“The latest housing finance statistics are further evidence that building activity in Australia’s housing market is approaching a peak with the number of housing commitments flat, recording a small increase of 0.9 per cent on the previous month,” Matthew Pollock, Master Builders Australia’s National Manager – Housing said.
“However, that peak is unlikely to come before the end of the financial year and the current pipeline of work is set to support one of the best years for home building activity in Australia’s history in 2017,” he said.
“That leaves the possibility for a softer landing later down the track, with housing finance commitments and building approvals data likely to show emerging signs of weakness during the first half of 2017. But managed well, and combined with an expectation for high and sustained population growth, the housing market will continue to be a pillar of Australian economic prosperity and jobs growth over the long term, with 2017 shaping up to be a particularly strong year for new home building activity,” Matthew Pollock said.
“New South Wales recorded 16,428 new housing finance commitments in November 2016, and accounted for 30 per cent of all housing finance commitments in Australia over the period. Victorian housing finance is also performing well, recording 14,949 new housing commitments in November 2016. Combined, the two accounted for close to two thirds of all new housing commitments in Australia over the month,” he said.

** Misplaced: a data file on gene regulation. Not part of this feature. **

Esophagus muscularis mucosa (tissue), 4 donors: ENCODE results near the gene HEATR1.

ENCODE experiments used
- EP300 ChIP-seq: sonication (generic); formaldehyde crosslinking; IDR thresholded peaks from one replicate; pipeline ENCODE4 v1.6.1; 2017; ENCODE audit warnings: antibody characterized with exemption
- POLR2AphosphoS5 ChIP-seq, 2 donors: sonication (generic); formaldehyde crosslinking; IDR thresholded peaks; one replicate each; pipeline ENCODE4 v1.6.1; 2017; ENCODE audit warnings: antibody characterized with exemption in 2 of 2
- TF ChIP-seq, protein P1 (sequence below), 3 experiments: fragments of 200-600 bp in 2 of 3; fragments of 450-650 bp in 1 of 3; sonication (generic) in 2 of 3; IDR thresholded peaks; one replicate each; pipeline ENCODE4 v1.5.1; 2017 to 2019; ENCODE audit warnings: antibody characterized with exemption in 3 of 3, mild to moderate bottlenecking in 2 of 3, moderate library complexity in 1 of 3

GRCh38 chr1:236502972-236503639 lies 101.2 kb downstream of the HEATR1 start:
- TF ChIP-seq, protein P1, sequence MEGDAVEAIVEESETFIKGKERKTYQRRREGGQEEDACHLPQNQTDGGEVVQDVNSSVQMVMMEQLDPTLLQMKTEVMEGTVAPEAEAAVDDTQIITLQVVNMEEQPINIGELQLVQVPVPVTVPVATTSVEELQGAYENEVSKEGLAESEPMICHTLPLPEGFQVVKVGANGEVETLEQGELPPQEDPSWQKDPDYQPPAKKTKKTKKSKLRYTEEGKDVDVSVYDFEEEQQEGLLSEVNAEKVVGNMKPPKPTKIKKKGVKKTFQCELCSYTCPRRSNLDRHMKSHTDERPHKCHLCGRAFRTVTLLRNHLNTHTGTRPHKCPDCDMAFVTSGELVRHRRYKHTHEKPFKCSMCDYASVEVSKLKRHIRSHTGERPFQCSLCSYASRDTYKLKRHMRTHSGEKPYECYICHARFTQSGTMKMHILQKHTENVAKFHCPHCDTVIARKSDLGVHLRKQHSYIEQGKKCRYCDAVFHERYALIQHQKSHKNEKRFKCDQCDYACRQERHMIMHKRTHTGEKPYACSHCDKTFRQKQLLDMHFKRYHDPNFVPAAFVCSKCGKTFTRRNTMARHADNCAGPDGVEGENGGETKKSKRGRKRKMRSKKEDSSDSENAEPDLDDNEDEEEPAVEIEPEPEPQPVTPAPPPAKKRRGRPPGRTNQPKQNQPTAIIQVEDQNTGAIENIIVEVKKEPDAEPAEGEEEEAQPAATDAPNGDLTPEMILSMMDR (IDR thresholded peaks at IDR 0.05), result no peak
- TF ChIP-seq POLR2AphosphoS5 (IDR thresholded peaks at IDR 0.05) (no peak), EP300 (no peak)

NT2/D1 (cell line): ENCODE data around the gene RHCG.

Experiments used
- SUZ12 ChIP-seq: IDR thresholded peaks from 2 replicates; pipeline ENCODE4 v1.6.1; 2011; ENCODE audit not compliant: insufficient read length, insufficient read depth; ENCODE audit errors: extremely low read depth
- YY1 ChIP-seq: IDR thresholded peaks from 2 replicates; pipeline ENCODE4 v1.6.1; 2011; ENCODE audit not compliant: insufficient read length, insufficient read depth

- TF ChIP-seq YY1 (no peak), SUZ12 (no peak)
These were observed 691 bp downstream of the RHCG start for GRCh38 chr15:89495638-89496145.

“Further down the leader board, other states and territories are at very different stages in their housing construction cycles,” Matthew Pollock said.
“The number of new housing commitments in Western Australia has fallen for four consecutive months and is now 9 per cent lower than a year ago. Either falling or flat new housing commitments in South Australia, Tasmania and the ACT support an expectation for a weaker house building period in these states/territories looking past the next six to twelve months,” he said.
“In Queensland, the story is very much regional, with the housing markets in Brisbane and the Gold Coast in a boom period, while the collapse of resources related construction in the Darling Downs, Fitzroy and Mackay is causing some excess capacity to emerge in those markets, which will need to be filled for housing construction to pick up again. Summed up, these competing force have caused volatility in new housing finance commitments in Queensland over the past six months that is expected to continue into 2017,” Matthew Pollock said.
“Despite a record home building effort in 2016, expectations for high population growth in 2017, particularly in our major cities, will mean new home building will need to continue to meet future growing demand,” Matthew Pollock said.